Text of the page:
The young people set up our neighborhood church and restored it after we finished. They brought their families upstairs for a glass of wine and some food. And then they cleaned up my home.
All of my young musicians bring me such joy. With their success as each one starts a major career, I feel that I am doing “the climb” all over again.
Joy abounds as we rush into the future. This year the holidays are all happening at once and so suddenly. Hanukkah, Thanksgiving and Christmas—all twelve days of it—and so much more. I began getting ready for Thanksgiving dinner a few days ago. I have to cook in easy stages as I am learning new skills while working from a wheel chair.
Twelve people to dinner on Thursday. Saturday, after class, the Christmas decorations go up. Thanks to the loving help of my students. We are all practicing for our holiday concert on December 21. It will be next door at 123 West 71 Street at two o'clock. It’s free and a sing-a-long...children are welcome. They will all be given an instrument to play.
The Red Lion was great on Monday. Our music director, Skip Brevis was brilliant, as was guitarist Bruce Gordon. They were joined by Jake Holmes, Amanda Homi, David Buskin and George Wurzbach, who has hinted that Modern Man is getting together again.
To everyone who missed Monday night, it’s not only terrific music but a great hang. Lots of great musicians in the audience, Barrot Zinn, Pat Timberg, my assistant Shayna Feuer, who handled the sound as our engineer on Monday and did a wonderful job.
Shayna Feuer on sound
I woke up this morning (a beginning of a blues). Morgan Ames is in one guest room and Ed Keane in another, and yes, it must be true, Hugh McCracken has gone on. We all gathered in his memory last night at Saint Peter's Church, the building was filled with people who loved Hughie.
The greatest musicians in the world were all assembled, they came from as far as Hawaii, and Rick Marotta was at Holly's side, the A-team singers, and great musicians were all there each with a Hugh story.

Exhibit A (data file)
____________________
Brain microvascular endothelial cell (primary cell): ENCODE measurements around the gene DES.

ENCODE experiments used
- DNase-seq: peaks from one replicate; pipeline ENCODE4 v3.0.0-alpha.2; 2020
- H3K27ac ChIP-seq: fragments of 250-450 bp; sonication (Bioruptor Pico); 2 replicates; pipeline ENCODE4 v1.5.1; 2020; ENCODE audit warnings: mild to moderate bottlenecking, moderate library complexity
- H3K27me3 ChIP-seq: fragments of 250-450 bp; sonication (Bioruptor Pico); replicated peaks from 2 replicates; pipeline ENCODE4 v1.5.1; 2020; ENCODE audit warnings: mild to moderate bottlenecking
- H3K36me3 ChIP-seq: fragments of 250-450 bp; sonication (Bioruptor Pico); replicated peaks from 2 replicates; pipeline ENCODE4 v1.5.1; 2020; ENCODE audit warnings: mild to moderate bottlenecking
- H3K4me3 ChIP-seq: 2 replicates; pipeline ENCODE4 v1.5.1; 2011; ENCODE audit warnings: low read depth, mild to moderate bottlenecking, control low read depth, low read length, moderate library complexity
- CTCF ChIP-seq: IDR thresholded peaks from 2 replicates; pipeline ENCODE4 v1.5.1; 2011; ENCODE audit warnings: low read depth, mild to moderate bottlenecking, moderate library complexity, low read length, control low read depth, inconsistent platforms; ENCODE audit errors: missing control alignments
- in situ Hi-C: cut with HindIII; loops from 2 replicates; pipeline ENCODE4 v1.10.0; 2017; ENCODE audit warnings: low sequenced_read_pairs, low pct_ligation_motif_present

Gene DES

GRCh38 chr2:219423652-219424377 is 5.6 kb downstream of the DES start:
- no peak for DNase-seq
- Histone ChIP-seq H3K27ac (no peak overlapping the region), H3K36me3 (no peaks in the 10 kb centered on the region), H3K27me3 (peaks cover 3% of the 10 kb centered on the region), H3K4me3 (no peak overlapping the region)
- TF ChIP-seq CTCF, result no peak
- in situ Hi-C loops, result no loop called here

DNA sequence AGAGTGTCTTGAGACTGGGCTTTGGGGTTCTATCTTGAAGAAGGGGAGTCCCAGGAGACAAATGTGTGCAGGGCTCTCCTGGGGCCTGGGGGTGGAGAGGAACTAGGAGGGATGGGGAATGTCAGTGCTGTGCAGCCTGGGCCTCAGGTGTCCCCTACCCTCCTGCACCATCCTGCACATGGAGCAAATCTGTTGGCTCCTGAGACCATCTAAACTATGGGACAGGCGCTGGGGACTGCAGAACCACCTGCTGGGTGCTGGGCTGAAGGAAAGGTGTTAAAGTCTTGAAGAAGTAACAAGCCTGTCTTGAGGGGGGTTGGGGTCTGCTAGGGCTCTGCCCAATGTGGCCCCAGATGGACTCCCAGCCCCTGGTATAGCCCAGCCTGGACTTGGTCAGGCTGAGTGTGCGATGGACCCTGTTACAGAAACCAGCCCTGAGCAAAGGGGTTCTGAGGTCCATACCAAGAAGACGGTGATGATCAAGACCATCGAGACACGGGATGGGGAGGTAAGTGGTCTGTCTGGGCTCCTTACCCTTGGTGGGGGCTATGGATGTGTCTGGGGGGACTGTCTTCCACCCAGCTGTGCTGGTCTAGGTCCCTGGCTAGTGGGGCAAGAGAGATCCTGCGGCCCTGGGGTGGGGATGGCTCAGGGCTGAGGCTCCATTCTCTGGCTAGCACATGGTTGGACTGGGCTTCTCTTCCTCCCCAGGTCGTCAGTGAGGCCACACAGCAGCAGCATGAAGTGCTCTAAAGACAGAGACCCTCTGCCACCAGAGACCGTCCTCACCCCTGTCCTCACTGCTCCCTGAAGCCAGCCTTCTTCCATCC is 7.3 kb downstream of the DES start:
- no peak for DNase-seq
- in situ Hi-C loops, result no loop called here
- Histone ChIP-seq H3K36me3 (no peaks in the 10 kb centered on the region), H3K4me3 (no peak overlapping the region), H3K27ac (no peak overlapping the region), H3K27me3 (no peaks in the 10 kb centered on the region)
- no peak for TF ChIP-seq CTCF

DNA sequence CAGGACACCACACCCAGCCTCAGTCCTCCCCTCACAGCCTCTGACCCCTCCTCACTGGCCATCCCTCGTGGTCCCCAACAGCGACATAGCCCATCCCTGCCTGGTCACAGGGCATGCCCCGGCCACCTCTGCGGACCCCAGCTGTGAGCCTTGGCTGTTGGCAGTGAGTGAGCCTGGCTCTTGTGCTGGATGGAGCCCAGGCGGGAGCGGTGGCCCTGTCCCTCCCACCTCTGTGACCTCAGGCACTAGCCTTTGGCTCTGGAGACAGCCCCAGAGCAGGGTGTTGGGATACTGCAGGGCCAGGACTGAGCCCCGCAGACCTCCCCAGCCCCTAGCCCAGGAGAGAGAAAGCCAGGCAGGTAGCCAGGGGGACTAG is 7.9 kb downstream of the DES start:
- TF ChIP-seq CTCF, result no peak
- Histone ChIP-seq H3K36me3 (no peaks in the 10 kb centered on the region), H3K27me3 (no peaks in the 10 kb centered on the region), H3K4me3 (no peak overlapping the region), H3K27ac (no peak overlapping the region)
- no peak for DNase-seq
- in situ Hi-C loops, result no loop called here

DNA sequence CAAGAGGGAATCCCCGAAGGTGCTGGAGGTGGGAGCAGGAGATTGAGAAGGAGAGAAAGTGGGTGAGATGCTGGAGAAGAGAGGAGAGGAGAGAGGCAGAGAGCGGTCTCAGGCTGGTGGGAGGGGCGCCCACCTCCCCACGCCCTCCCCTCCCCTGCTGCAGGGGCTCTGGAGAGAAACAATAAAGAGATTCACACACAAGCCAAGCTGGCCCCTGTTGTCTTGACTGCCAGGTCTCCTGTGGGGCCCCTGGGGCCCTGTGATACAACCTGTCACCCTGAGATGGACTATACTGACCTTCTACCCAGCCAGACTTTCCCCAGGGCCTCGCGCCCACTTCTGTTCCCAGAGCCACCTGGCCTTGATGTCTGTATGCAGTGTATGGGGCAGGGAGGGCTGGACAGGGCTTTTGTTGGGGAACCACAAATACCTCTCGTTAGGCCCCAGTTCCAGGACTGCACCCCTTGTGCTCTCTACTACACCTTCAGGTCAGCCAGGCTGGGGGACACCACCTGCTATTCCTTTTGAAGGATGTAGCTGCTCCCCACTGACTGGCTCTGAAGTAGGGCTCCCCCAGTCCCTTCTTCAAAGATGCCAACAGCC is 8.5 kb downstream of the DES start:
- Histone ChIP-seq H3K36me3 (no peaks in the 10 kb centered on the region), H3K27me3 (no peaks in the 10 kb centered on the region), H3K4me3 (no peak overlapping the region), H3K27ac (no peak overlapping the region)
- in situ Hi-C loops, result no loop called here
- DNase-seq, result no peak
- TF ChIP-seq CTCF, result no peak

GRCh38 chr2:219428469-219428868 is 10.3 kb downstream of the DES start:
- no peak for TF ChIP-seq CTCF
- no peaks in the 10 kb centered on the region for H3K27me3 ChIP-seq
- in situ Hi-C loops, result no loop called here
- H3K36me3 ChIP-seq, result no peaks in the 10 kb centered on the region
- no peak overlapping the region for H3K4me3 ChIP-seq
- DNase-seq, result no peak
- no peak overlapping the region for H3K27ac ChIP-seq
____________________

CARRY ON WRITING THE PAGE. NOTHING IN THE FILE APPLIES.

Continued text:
I met Holly and her brother, Norman Mershan, when they lived on Valley Heart Drive in Sherman Oaks, California, two doors down from my cousins, Gary and David Johns. I was working on the Grammy show and would grab the kids and take them to our rehearsals.
I met Hugh when he worked with King Curtis, and King Curtis lived next door to me and my husband, Burt Collins, in the two hundred block of West 71st Street. (I now live in the 100 block.)
When you are driven by music the world becomes smaller, and your friendships tighter and history deeper, we all agree that making music together is an intimate experience.
Rick Marotta, Gary Wright, David Spinozza, Morgan Ames, Allan Shwartzberg, Will Lee "Blackbird", Sandi Bachom, Mack Rebennack, Joe Caro, Liz Caro, Kimberly Hope and Mark Langanes, Jodi Capitaneli, Scott McCracken and Holly McCracken
Conductor: Bette Susman
Band: Zev Katz, David Spinozza, John Tropea, Allan Schwartzberg, RIck DiPofi
Singers: James Lewis, Frank Simms, Elaine Coswell, Kati Mac, Susan Collins, Murray Weinstock, NIck Holmes, Marie Gabrielle, Colleen Messina, Julie Eigenberg, Morgan Ames, Machan Taylor, Emily Bindiger, Angela and Rochelle Capelli, Russel Velasquez and Dora Maxine
Luigi is 88-years-old. On October 7th at the Apollo Theatre, he will receive a “Bessie,” a New York Dance and Performance award. The awards were established to "celebrate the unique creative voices of performing artists while providing the dance and performance community with an occasion to gather together in sorrow, in frustration, in anger, but ultimately in celebration."
Luigi has appeared in more than 40 films, including Singing in the Rain, An American in Paris, Annie Get Your Gun, The Band Wagon and White Christmas.